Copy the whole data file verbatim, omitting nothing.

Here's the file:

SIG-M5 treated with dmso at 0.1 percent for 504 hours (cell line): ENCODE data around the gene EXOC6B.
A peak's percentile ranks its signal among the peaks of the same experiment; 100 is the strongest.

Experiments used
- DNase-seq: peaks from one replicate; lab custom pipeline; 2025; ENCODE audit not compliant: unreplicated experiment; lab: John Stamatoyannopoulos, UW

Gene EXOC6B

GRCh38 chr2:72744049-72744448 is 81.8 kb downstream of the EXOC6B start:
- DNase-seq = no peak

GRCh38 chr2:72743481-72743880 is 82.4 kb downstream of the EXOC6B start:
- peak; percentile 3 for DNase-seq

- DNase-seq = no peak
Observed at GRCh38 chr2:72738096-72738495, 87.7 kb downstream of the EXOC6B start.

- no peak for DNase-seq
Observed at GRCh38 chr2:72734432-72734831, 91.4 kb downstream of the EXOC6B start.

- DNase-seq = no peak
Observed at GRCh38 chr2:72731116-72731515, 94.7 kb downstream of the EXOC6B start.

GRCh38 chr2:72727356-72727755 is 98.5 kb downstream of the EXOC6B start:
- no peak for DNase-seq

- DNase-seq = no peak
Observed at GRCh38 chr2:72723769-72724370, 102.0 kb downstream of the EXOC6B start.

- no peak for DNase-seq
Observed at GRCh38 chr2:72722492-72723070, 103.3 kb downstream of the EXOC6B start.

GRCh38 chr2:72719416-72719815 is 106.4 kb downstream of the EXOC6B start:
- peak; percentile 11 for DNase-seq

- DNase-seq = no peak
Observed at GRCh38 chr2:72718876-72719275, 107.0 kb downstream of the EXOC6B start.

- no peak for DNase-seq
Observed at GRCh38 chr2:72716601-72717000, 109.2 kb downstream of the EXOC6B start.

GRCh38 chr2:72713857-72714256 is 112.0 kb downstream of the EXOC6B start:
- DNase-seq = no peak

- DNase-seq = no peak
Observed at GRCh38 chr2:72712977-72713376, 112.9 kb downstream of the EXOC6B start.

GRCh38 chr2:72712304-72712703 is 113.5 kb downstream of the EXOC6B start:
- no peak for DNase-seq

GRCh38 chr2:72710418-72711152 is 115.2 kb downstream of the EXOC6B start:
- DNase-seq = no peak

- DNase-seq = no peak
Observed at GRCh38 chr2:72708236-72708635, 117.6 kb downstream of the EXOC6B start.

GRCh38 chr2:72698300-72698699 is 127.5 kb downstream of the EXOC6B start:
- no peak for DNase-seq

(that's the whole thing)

SIG-M5 treated with dmso at 0.1 percent for 504 hours (cell line): ENCODE data around the gene EXOC6B.
A peak's percentile ranks its signal among the peaks of the same experiment; 100 is the strongest.

Experiments used
- DNase-seq: peaks from one replicate; lab custom pipeline; 2025; ENCODE audit not compliant: unreplicated experiment; lab: John Stamatoyannopoulos, UW

Gene EXOC6B

GRCh38 chr2:72744049-72744448 is 81.8 kb downstream of the EXOC6B start:
- DNase-seq = no peak

GRCh38 chr2:72743481-72743880 is 82.4 kb downstream of the EXOC6B start:
- peak; percentile 3 for DNase-seq

- DNase-seq = no peak
Observed at GRCh38 chr2:72738096-72738495, 87.7 kb downstream of the EXOC6B start.

- no peak for DNase-seq
Observed at GRCh38 chr2:72734432-72734831, 91.4 kb downstream of the EXOC6B start.

- DNase-seq = no peak
Observed at GRCh38 chr2:72731116-72731515, 94.7 kb downstream of the EXOC6B start.

GRCh38 chr2:72727356-72727755 is 98.5 kb downstream of the EXOC6B start:
- no peak for DNase-seq

- DNase-seq = no peak
Observed at GRCh38 chr2:72723769-72724370, 102.0 kb downstream of the EXOC6B start.

- no peak for DNase-seq
Observed at GRCh38 chr2:72722492-72723070, 103.3 kb downstream of the EXOC6B start.

GRCh38 chr2:72719416-72719815 is 106.4 kb downstream of the EXOC6B start:
- peak; percentile 11 for DNase-seq

- DNase-seq = no peak
Observed at GRCh38 chr2:72718876-72719275, 107.0 kb downstream of the EXOC6B start.

- no peak for DNase-seq
Observed at GRCh38 chr2:72716601-72717000, 109.2 kb downstream of the EXOC6B start.

GRCh38 chr2:72713857-72714256 is 112.0 kb downstream of the EXOC6B start:
- DNase-seq = no peak

- DNase-seq = no peak
Observed at GRCh38 chr2:72712977-72713376, 112.9 kb downstream of the EXOC6B start.

GRCh38 chr2:72712304-72712703 is 113.5 kb downstream of the EXOC6B start:
- no peak for DNase-seq

GRCh38 chr2:72710418-72711152 is 115.2 kb downstream of the EXOC6B start:
- DNase-seq = no peak

- DNase-seq = no peak
Observed at GRCh38 chr2:72708236-72708635, 117.6 kb downstream of the EXOC6B start.

GRCh38 chr2:72698300-72698699 is 127.5 kb downstream of the EXOC6B start:
- no peak for DNase-seq